Gimmicks or Substance?

Sadly, one of the more frequent L&T questions I get thrown my way is “what’s the latest gimmick you’ve got for teaching?”  This is typically asked by people to whom I’ve not fully explained the pedagogic underpinnings of what I would term non-traditional approaches.  However, it speaks to a wider issue.

On the one hand, we talk a lot about active learning (this blog’s title, indeed) and putting the student at the centre of the process.  On the other, I often have the impression that anything that isn’t a lecture-with-seminar is somehow not ‘proper’ or rigorous enough. To me, this is so obviously incompatible a pair of positions that I struggle to see how they could be reconciled.  Maybe it’s the entire language of ‘professors’ and ‘lecturers’, with its emphasis on the transmission of our wisdom to those less learn’d, like Platonic Guardians: we know best, so sit at our feet and try to buy into our worldview.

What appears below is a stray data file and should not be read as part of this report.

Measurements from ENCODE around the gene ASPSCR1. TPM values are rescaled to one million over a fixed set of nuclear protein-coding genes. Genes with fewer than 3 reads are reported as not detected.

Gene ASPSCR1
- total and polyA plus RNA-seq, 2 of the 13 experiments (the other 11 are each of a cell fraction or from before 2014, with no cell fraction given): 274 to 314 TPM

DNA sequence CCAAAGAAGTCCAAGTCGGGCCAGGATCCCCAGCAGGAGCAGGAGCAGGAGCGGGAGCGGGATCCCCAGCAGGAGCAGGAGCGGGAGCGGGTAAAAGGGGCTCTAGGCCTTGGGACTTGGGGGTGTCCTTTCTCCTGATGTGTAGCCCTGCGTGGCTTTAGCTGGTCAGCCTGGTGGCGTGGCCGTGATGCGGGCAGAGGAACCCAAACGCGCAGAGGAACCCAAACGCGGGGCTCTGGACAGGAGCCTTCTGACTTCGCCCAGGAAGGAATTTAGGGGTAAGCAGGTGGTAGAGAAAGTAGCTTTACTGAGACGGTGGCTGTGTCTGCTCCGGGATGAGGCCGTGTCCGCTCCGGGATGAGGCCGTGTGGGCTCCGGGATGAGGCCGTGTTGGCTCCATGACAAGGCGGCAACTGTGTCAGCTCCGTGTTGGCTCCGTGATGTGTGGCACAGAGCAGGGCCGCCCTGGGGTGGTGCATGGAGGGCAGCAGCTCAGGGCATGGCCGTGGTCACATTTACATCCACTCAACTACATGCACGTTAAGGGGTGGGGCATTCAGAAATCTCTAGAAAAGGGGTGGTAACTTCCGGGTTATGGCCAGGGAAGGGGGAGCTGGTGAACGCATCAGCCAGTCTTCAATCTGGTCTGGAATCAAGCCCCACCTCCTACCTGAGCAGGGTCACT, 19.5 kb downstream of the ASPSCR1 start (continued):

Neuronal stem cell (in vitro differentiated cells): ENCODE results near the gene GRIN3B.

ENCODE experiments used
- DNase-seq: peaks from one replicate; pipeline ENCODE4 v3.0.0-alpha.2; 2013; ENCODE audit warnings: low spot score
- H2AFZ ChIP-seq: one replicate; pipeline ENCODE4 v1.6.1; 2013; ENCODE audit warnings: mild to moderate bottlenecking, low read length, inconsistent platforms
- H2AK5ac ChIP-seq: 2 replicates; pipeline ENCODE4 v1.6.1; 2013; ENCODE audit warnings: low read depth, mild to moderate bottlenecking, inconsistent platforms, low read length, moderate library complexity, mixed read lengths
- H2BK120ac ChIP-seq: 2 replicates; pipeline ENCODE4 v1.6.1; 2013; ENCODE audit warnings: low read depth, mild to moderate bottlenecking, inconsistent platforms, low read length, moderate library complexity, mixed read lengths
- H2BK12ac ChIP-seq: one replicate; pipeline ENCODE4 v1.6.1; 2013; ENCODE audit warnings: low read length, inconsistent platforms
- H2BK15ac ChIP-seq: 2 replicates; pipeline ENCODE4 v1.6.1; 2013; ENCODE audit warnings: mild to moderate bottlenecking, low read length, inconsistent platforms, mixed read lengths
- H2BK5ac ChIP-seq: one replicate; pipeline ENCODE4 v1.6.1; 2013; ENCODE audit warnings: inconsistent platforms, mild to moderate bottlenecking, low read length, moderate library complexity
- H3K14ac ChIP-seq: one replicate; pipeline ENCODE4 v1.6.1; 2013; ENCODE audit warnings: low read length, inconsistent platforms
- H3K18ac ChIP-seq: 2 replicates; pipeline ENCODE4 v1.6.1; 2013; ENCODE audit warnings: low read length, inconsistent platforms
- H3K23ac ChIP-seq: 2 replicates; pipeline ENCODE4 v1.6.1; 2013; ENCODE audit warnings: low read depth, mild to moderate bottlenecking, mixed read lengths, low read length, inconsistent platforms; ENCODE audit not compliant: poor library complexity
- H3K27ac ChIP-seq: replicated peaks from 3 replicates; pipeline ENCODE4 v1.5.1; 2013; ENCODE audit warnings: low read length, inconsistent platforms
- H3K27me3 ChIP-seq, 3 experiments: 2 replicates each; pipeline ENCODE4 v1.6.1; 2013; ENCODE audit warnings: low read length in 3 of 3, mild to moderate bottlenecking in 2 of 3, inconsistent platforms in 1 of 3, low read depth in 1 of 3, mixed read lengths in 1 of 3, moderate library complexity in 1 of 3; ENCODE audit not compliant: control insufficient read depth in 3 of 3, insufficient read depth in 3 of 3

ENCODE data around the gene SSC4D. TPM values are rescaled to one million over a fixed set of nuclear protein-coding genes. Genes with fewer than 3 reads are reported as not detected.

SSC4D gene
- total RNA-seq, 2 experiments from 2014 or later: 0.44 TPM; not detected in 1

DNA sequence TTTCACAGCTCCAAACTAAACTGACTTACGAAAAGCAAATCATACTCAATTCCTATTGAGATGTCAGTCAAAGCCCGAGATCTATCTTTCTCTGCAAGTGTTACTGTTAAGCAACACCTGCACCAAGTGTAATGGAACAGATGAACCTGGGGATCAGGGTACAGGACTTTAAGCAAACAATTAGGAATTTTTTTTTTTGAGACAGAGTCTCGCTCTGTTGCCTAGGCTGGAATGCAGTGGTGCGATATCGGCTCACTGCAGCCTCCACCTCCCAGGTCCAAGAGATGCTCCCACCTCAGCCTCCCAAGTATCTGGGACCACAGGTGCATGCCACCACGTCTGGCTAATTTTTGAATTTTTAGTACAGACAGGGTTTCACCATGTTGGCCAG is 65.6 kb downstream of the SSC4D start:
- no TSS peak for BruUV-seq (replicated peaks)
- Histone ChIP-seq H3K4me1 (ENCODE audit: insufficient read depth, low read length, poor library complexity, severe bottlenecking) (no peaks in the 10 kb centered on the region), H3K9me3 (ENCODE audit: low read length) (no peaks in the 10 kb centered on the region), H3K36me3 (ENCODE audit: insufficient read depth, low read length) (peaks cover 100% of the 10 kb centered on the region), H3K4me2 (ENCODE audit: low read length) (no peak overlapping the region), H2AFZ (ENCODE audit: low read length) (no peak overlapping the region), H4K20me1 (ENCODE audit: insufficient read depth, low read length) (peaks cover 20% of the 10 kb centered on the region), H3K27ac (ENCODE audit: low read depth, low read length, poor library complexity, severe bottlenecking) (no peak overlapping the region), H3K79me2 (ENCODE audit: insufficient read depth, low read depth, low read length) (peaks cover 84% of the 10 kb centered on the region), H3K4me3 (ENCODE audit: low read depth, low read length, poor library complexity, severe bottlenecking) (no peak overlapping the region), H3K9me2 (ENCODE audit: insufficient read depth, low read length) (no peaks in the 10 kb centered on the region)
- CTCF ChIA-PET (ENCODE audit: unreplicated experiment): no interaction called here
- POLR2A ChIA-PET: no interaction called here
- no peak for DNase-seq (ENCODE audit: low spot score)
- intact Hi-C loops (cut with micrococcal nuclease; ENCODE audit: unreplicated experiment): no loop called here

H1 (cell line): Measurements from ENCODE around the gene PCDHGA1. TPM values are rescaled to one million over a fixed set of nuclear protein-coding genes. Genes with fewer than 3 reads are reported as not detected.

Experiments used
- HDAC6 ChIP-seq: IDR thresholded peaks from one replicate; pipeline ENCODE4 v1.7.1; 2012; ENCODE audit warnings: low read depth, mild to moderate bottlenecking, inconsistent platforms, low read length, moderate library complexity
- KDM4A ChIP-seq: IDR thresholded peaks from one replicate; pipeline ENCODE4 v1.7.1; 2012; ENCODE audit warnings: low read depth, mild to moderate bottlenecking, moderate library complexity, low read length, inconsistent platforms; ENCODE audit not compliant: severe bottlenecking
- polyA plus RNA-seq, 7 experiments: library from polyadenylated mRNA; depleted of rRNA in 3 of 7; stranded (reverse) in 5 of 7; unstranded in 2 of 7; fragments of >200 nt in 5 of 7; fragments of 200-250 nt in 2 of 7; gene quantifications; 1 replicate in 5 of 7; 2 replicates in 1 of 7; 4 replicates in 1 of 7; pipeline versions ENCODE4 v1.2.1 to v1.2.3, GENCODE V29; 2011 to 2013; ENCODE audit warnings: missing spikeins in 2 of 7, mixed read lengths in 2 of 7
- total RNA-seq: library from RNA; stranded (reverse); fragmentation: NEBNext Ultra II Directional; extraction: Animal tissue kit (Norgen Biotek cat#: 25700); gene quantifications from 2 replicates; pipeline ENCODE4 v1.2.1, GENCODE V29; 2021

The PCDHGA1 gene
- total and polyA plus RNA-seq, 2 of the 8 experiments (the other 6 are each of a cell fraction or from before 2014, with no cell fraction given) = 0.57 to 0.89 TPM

We don’t live in that world now (if we ever did) and such attitudes need to change to reflect our more communal understanding of knowledge-acquisition and -development.  Personally, I always feel uncomfortable at the front of the class, lecturing; not because of nerves, but because it seems much less productive a process than getting students to articulate their thoughts.  I know what I think, and I have no interest in producing mini-mes (for which I think we should all be grateful).  Instead, I want to find out what other people think, precisely because it will be different to my own thoughts, so allowing us to have new discussion and advance further into the subject in hand.

All of this is a long way of answering the original question. Yes, there are novelties in my teaching practice, but they all speak to this desire to provide a genuinely useful and engaging experience for students.  Learning should never be a chore and I will always work towards that, one pedagogy at a time.